Quinn: And that is, this pandemic is a great illustration of that, which is we were not prepared. I mean, Ed Yong wrote such a fantastic article years ago about, hey, to be clear, we're not prepared for something like this. And then it was like, yup, no, that's correct. And again, it's going to be terrible. We didn't get into this to be fear mongers, but we're trying to be objective and I feel like I'm on the phone with Johns Hopkins and such every day, but it is going to be terrible. But at the same time we have to and I have to believe that we will learn from this and be infinitely better prepared for the next one, because there will be another one. And we have to be, because we can't be worst prepared.

Dr. Arati Kreib...: No, and the thing is to have that preparation, we need folks in Congress who are not afraid of saying this is the reality and this is how we need to lead. Whether or not that is going to get you re-elected in two years or six years or however that is. You need to have the moral leadership, the ethical leadership and I don't know, belief in science? Facts?

Quinn: Yeah, details.

Dr. Arati Kreib...: Integrity to be able to stand up and say it doesn't matter. It doesn't matter if this is an unpopular decision right now because I understand that this is the reality and this is what we need to do towards. And guess what, when you're a leader, you also mold public opinion in that way. You also show the leadership by doing the things that are unpopular supposedly, but are the right things to do. And after all, isn't that why we elect them?

Quinn: Theoretically.

Dr. Arati Kreib...: Yeah.

Brian: I don't know what we're doing anymore.

Quinn: That's how it was explained to me in AP political science, but I don't know, man.

Brian: Arati, I'd love to know what gets people to where they are, right? And what inspires and motivates people. Are there some books or some thinkers who have taught you how to evaluate the world around you in your own thinking?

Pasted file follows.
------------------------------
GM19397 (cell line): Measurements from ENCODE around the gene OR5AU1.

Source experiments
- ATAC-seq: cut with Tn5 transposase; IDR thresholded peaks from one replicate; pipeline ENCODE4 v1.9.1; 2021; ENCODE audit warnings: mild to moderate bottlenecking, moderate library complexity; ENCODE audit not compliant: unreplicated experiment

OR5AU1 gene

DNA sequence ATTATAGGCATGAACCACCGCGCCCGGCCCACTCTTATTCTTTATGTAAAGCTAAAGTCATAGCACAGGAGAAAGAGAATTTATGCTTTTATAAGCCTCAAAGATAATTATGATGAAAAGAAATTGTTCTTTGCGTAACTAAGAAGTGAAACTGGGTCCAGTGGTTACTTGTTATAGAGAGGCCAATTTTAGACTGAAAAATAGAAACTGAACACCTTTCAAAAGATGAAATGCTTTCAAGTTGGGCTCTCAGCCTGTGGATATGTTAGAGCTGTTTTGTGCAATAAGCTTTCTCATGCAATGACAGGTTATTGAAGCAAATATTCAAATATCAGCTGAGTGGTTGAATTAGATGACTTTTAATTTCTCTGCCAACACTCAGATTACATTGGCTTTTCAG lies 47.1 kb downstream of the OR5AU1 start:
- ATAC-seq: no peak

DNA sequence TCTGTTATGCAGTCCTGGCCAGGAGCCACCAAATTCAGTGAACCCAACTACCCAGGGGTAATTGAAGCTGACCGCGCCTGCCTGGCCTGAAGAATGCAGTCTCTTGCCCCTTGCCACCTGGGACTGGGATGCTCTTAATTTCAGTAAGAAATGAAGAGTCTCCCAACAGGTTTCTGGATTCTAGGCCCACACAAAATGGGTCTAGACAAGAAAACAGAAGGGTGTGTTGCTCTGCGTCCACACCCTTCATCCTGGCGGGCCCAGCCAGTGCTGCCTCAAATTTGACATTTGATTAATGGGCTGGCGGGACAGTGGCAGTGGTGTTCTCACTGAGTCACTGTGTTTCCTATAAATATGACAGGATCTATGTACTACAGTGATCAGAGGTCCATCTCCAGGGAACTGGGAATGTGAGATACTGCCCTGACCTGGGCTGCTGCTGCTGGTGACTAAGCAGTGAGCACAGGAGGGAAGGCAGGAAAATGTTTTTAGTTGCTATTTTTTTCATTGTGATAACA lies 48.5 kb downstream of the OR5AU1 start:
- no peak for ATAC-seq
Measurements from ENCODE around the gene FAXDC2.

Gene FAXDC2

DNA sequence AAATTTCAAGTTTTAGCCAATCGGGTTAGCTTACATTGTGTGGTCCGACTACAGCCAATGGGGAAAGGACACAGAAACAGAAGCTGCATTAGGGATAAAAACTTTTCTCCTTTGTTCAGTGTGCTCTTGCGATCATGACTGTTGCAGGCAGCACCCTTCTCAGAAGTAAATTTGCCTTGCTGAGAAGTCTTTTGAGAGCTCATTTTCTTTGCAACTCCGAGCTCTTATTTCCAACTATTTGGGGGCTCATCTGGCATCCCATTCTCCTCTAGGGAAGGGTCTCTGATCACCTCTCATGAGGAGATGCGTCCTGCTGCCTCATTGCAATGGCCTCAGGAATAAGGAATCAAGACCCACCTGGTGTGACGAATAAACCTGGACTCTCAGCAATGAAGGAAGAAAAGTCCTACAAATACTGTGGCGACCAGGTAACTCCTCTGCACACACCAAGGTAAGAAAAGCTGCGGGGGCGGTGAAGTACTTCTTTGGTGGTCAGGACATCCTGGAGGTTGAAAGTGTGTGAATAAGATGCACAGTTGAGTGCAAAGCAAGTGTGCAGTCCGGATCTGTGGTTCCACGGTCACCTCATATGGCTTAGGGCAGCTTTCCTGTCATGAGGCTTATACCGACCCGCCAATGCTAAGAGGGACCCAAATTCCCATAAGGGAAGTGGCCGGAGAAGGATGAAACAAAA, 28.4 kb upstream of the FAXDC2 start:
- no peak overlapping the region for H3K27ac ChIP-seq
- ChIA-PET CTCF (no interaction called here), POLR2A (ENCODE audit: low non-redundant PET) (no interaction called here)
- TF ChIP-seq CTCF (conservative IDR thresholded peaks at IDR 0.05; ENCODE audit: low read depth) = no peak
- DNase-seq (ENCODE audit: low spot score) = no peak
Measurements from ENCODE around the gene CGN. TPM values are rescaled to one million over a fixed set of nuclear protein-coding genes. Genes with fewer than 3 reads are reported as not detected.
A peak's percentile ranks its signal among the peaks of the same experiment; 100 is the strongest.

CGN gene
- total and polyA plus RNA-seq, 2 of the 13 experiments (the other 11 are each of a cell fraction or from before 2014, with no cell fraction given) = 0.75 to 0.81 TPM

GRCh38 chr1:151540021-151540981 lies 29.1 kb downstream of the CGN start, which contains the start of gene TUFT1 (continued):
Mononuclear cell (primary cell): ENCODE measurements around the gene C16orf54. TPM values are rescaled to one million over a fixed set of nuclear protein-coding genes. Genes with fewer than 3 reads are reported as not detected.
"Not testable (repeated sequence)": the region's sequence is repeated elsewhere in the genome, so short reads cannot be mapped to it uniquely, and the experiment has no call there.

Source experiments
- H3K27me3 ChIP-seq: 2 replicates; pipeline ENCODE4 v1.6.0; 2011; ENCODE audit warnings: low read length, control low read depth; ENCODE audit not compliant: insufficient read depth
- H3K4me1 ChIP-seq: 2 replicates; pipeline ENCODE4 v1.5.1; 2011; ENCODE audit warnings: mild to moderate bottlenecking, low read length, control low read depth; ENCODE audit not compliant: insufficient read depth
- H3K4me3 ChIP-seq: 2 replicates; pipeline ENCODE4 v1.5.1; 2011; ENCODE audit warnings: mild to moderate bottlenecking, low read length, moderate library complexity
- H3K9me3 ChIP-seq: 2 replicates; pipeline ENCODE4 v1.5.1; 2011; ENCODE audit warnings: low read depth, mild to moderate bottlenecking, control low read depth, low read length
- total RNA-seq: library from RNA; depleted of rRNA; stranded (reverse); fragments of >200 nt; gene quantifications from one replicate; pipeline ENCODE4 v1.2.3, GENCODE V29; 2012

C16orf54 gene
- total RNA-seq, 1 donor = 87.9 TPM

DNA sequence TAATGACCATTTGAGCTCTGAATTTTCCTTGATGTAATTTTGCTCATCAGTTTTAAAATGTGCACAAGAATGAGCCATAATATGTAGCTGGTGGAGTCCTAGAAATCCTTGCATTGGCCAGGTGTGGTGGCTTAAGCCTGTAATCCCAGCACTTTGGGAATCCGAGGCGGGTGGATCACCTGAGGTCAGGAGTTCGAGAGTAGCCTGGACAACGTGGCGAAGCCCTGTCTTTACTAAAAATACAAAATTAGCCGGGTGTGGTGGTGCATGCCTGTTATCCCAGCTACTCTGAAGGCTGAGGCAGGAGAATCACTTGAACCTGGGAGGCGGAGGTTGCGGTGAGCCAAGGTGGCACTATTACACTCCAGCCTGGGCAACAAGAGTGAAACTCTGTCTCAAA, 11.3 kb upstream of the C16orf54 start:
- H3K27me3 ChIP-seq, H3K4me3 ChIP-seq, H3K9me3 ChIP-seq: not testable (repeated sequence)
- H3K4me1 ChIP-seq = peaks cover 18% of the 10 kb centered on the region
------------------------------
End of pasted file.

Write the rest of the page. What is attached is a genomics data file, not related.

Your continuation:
Dr. Arati Kreib...: Oh, that's such an interesting question. I don't know that I will say there is one or two or three people, although I do read a lot of... So Ed Yong, I meet him actually quite a bit.

Quinn: He's a treasure.

Dr. Arati Kreib...: Yeah, he's great. So followed him for a while. I will say that I follow science, Twitter. I particularly follow women in science inside of Twitter. So I'm all about that. And I think that especially now with a lot of the, Me Too science and other stories that are coming out, I find them to be so fulfilling. I actually tend to find that poetry is what drives me. Maya Angelou is one of my favorite poems. In fact, my now husband, but at the time when we were first dating, his first gift to me was actually a book of Maya Angelou poems, which I still treasure.

Quinn: Nice job.

Dr. Arati Kreib...: I know. It's the reason he is my husband now, but no, really it's poetry. Especially strong women poets like Maya Angelou that really I feel like you can have this profound impact and you can have these universal truths that come out through poetry that don't come out any other way. So that speaks to me.

Quinn: I love that. Poetry is wonderful. It feels like the literary equivalent of what's the Japanese term? Forest bathing, just going for the walk in nature. It is so untethered to iPhone notifications from the New York Times. It is such an opposite world and hopefully is. It can be brief, it can be long, but hopefully is evocative enough and different enough to just move you to a different place at least temporarily.

Dr. Arati Kreib...: Yes, for sure. And not for nothing, but I truly enjoy forest bathing as well, so.

Quinn: Oh, hell yeah.

Brian: I didn't know that there was a term for going and hanging out in the woods. That's incredible.

Quinn: It's a pretty great one too, right?

Brian: Forest bathing.

Quinn: Forest bathing. It's amazing. And usual, with everything and meditation in the past 10 years, there's so much science behind it. They're like, no, you should really just go for a walk in the woods. It will help everything.

Brian: That's so great.

Dr. Arati Kreib...: No, it's great. When I kick my kids out the door, I can now say go forest bathe, instead of just get out of the house. That's great.

Quinn: I love it. Arati, what are some of the biggest obstacles that you run into and how do you feel like those are going to translate into your new career?